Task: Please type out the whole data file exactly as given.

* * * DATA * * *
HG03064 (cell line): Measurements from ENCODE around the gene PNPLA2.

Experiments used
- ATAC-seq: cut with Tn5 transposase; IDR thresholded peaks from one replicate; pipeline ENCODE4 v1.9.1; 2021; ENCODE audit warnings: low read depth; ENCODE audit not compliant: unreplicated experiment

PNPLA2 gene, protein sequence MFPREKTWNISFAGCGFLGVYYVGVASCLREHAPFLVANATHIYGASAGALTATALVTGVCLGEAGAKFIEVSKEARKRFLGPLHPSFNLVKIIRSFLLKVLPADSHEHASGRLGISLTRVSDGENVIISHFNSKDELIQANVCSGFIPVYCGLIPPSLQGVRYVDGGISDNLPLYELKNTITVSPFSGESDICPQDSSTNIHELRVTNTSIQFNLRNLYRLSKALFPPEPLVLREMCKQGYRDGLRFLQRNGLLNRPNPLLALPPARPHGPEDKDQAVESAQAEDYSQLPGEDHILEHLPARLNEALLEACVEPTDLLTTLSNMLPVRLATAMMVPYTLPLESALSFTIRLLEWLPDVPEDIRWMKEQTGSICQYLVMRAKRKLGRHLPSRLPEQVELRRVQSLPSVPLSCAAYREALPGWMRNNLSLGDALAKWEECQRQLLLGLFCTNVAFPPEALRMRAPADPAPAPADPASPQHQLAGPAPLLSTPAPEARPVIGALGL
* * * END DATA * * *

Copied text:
HG03064 (cell line): Measurements from ENCODE around the gene PNPLA2.

Experiments used
- ATAC-seq: cut with Tn5 transposase; IDR thresholded peaks from one replicate; pipeline ENCODE4 v1.9.1; 2021; ENCODE audit warnings: low read depth; ENCODE audit not compliant: unreplicated experiment

PNPLA2 gene, protein sequence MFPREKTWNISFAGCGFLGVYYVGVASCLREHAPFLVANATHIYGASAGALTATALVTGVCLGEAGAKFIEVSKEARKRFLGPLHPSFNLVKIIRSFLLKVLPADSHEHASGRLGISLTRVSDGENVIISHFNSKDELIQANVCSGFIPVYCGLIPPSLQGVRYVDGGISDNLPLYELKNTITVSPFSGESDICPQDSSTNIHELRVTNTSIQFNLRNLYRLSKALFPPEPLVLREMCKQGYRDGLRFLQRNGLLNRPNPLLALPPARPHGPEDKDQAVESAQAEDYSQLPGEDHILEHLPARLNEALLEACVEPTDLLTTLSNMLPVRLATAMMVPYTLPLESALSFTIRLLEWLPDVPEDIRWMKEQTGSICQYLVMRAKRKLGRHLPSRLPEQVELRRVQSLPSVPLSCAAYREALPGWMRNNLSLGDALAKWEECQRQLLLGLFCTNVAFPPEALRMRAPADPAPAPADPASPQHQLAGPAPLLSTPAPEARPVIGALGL